Pos: S33deg01.425min/ E027deg53.854min. The weather window was a very narrow one. We had two days to get into East London before gale force winds from the SW were forecast to arrive at 1800 UTC Nov 12 enroute and covering much of the coast around here. Note to self: next time, dive the propeller to ensure there's no growth; motoring out of Durban at 1630 hours was painfully slow; 3-4 knots. We had 260 miles to East London and several times discussed turning back to the harbor basin in Durban. I had spent hours, along with Dave from Leu Cat, filing a "flight plan," and visiting the marina office, Immigration and Customs. The thought of doing it all for naught, and having to go thru the same rigamarole again wasn't very enticing. Of course, a slow passage south along with weather warnings from Cape Town Radio just accentuated our discomfort. We called Leu Cat at 2200 on VHF. We were doing our 3.5 knots; they were doing 6.7 knots. Talk about getting more depressed by the minute... We were further offshore than they were; maybe they had found the Agulhas current ?; we certainly hadn't. Also, the expected shift in the wind to the NE at 2200 hours never materialized; it was 0230 before it filled in. Up to that time it was SE at about 15 knots, and we beat into it with the motor on. But, when it did turn NE, it came on strong. Wind in the 20's-30's was the norm all night; occasionally higher gusts got our attention also. We were running dead downwind, had a double reef in the main and the pole to windward, and had to do multiple gybes thru out the night. Our speed was consistently around 8-9+ knots, with the highest speed we noted 10.4 knots. The Agulhas current helped a bunch! It was becoming apparent that if we could maintain those speeds, making port before the SW'er hit wouldn't be a problem. And so it went. We entered East London and dropped anchor at 1030 hours, very happy to be here before the weather turned. We're all tired, but Infini and crew are doing well.
Pic: M & M putting up the storm staysail on the inner forestay. This was our weather most of the trip. Thank goodness the wind was from behind. We maintained 8 knots speed under bare poles for awhile, when we had a batten come loose trying to put a third reef in the main. We kept the main down for the remainder of the trip. We can see why they've given the name 'wild coast' to this stretch.

Nov 8 - Durban

The overnight passage from Richards Bay to Durban had a few minor hiccups, but hey, we hadn't been sailing for almost four months, since our arrival in Richards Bay way back in July. What can you expect? The weather window wasn't ideal, but I wanted light winds to get acclimated once again to being aboard, as well as give us some prep time for the expected somewhat heavier winds (20-25 knots) which were forecast to develop around Durban, just in time for our arrival. Well, the winds did indeed stay light, flukey and inconsistent, but at least we didn't get too much of the heavy rain and lightning we saw in the distance. In other words, we ended up motor-sailing most of the way, but, on the positive side, had a mid-morning arrival at the dock here in Durban and all is well. We checked in with the marina office, found out there is no reciprocity with yacht club membership elsewhere, signed a few forms with Immigration, and then moved Infini by squeezing her with a shoe horn into an available slip that will take a very calm day to get out of due to the proximity of other boats around her. One of the members of the Point Yacht Club, Bob Fraser, came over to introduce himself and invite us for a beer, so being the naturally courteous cruisers that we are, we took advantage of his kind offer, also dragging along our dear friend Gaye, who lives nearby in Mt. Edgecombe who had come down to welcome us back to her home turf. The PYC has the internet, showers, bars and restaurant areas the yachties use, so Bob's intervention was most timely and appreciated. Btw, we're berthed alongside Solar Planet (and a big thanks for their help with our dock lines!); Leu Cat is a stone's throw away, Rhythm is nearby, and some friends of ours we haven't seen for a while aboard Alumni are several berths away.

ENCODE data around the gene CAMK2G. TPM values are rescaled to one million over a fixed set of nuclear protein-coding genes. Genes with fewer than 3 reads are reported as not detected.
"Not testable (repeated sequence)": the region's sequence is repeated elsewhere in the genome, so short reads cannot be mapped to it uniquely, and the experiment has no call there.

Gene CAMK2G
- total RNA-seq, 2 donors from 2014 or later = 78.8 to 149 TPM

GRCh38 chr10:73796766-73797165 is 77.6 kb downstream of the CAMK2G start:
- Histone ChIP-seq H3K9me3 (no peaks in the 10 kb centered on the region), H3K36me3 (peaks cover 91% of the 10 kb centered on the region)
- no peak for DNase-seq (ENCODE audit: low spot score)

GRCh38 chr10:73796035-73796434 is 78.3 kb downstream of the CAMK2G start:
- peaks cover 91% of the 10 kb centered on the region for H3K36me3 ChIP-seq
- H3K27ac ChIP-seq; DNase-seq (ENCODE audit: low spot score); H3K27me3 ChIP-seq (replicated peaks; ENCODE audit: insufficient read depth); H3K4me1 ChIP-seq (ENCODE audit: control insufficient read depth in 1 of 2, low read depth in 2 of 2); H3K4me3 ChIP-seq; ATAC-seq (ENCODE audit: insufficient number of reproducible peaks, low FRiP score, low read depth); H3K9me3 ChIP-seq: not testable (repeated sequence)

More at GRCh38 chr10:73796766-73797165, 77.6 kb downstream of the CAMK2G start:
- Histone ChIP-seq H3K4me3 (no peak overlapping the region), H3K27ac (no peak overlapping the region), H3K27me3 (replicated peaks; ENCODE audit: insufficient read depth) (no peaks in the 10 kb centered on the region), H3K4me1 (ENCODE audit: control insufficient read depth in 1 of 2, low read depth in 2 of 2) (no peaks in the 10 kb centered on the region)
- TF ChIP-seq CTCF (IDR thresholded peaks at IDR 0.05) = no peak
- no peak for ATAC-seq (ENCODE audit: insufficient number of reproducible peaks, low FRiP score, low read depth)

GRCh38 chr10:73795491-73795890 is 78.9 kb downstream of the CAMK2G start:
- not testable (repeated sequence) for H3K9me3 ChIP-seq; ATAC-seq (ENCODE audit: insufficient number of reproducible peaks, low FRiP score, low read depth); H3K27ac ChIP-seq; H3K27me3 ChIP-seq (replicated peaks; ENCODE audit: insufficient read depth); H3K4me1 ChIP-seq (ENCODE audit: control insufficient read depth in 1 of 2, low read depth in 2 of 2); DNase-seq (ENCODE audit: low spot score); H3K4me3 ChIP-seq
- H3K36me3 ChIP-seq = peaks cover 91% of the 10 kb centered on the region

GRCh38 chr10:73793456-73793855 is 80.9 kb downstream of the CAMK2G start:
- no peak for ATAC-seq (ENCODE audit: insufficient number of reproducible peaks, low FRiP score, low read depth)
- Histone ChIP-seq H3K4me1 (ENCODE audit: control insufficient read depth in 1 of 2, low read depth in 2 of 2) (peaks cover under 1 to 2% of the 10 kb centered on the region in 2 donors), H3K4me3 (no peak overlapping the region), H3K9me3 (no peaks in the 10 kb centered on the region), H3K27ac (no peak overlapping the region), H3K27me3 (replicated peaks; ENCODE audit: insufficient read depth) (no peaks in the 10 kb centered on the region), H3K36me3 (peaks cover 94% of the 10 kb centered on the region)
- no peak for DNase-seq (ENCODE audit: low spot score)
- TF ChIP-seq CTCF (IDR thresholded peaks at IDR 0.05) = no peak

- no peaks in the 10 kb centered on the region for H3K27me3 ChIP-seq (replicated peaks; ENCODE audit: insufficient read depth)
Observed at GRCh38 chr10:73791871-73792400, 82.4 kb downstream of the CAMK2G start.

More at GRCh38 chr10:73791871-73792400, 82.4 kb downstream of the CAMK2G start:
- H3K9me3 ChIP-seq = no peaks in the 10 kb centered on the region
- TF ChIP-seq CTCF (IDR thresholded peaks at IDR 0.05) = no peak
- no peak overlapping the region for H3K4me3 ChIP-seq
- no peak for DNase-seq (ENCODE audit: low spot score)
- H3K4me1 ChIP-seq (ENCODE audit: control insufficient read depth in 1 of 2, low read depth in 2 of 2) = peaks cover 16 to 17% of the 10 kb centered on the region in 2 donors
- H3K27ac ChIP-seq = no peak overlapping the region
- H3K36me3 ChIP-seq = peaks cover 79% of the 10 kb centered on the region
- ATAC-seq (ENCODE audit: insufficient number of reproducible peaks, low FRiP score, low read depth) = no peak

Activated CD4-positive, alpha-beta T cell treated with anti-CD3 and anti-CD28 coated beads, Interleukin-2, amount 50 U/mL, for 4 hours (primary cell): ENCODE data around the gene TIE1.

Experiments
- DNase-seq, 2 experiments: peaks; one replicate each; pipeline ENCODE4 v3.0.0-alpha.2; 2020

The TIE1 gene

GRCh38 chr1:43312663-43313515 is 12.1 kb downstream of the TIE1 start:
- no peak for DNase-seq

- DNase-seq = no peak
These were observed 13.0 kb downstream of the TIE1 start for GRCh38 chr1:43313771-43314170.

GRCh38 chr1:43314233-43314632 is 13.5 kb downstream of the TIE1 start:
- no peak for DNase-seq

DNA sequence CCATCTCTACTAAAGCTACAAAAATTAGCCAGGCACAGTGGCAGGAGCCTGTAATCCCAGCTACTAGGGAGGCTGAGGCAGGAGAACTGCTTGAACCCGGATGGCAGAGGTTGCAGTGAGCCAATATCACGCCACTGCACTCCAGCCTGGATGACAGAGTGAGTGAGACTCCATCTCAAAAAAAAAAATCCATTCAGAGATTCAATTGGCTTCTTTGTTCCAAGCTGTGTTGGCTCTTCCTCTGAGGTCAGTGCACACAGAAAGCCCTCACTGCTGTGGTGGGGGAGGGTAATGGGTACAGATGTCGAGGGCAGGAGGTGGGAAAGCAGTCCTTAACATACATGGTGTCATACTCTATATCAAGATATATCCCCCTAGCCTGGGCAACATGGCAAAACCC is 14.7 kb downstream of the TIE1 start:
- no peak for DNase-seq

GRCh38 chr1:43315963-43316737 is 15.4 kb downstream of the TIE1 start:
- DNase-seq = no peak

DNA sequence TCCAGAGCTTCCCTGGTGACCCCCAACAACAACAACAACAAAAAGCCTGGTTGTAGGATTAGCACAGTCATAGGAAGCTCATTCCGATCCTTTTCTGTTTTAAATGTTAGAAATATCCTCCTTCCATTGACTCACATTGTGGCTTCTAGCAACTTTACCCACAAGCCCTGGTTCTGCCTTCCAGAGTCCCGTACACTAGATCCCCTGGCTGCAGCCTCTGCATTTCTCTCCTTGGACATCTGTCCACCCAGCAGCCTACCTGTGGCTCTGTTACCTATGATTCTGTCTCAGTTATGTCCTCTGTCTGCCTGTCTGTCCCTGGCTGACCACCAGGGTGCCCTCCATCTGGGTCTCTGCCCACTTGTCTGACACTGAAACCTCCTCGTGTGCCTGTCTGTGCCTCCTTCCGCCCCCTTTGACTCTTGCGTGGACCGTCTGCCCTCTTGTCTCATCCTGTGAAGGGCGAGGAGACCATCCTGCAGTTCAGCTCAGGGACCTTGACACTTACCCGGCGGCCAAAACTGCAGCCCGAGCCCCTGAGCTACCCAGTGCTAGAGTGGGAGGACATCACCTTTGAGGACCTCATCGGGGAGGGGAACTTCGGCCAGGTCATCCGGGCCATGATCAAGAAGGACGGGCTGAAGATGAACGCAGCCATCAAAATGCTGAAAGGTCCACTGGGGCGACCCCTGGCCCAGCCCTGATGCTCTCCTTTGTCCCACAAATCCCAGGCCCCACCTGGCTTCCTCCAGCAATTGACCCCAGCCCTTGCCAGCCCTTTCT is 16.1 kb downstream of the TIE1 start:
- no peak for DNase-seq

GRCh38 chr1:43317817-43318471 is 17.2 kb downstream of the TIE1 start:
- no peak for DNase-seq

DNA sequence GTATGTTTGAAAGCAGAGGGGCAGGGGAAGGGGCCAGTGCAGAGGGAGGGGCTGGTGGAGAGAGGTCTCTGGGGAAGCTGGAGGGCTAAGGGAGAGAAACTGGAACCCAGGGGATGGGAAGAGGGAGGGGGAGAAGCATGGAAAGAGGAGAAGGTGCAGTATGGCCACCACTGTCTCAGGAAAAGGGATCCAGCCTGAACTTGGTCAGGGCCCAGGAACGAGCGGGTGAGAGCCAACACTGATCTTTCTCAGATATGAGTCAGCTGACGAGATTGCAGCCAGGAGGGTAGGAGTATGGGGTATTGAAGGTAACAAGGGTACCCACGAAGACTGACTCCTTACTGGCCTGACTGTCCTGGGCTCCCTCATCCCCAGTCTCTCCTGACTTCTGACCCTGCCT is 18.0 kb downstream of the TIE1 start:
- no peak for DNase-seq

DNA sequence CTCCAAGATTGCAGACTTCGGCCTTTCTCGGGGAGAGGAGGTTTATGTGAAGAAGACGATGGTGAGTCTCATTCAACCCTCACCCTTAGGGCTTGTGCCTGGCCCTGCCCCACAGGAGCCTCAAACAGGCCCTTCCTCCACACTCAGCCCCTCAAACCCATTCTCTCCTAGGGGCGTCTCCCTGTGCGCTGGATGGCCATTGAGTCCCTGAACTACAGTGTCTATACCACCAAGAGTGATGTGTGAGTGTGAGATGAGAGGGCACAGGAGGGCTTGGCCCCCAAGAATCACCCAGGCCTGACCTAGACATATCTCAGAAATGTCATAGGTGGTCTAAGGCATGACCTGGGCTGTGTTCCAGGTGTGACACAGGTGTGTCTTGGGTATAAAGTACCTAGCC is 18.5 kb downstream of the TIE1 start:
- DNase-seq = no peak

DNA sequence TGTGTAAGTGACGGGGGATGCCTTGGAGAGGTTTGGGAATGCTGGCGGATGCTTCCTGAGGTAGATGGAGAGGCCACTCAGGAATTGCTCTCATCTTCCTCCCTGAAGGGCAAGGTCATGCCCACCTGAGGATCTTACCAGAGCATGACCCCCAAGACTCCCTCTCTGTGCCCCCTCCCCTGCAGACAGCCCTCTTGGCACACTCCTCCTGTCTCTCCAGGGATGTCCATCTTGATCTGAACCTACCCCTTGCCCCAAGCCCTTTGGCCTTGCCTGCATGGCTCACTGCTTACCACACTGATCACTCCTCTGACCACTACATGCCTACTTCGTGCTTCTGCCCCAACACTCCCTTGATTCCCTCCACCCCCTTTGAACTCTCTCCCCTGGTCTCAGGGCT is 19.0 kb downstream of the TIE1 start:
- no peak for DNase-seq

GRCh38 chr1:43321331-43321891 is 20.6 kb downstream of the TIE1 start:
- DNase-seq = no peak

Pic: A landmark coming into Durban; the Moses Mabhida Stadium.

Nov 5 - Preparation for departure

We've been here at the Zululand Yacht Club since July, and it's now time to head south towards Cape Town. There's lots of little details to take care of, a few amongst them: provisioning, filling the FW tanks, running the Perkins, doing the laundry, closing out our local chandlary account, washing the deck and cockpit, ensuring the windlass works properly, and filling out a "flight plan," which here, in Richards Bay, means making sure all bills are paid at the marina or yacht club you're at, ensuring all vendors are paid in full, and visiting Immigration, Customs and the Port Police. Their respective stamps go on a four page form, the aforementioned "flight plan," which then allows you to depart the port and go towards your chosen destination. In our case, we'll be using a short weather window to head to Durban, with plans to wait there until the weather once again turns favorable to head further south.
Pic: Matt playing a ball game with the crews from Gromit and Eros.

Nov 1 - Game parks

This past week we took a road trip to Hluhluwe-iMfolozi and Kruger National Parks. The animal encounters were first-rate, up-close and personal. The picture of this male lion was taken as he was lounging with two other males about 30 feet away from us! They were one of several lion sightings we had. There were also herds of elephants crossing the road directly in front of us, as well as a large herd of (we approximate) 500-800 cape buffalo which stopped traffic for about 30 minutes! The giraffes, zebras, and impala were kind enough to scamper across and not hold us up! We also saw white and black rhino, hippos, wildebeest, spotted hyena, wild dog, warthog, nyala, eland and kudu. Of birds, we spotted the lilac-breasted roller, magpie shrikes, crowned hornbills, weavers, African fish eagles, the tawny eagle, and the rare Verreaux eagle. These lists are not inclusive; the wildlife and birds were awesome! Sue enjoyed using our new Canon Power Shot SX50 HS camera, and has posted a Picasa album of our trip. Enjoy!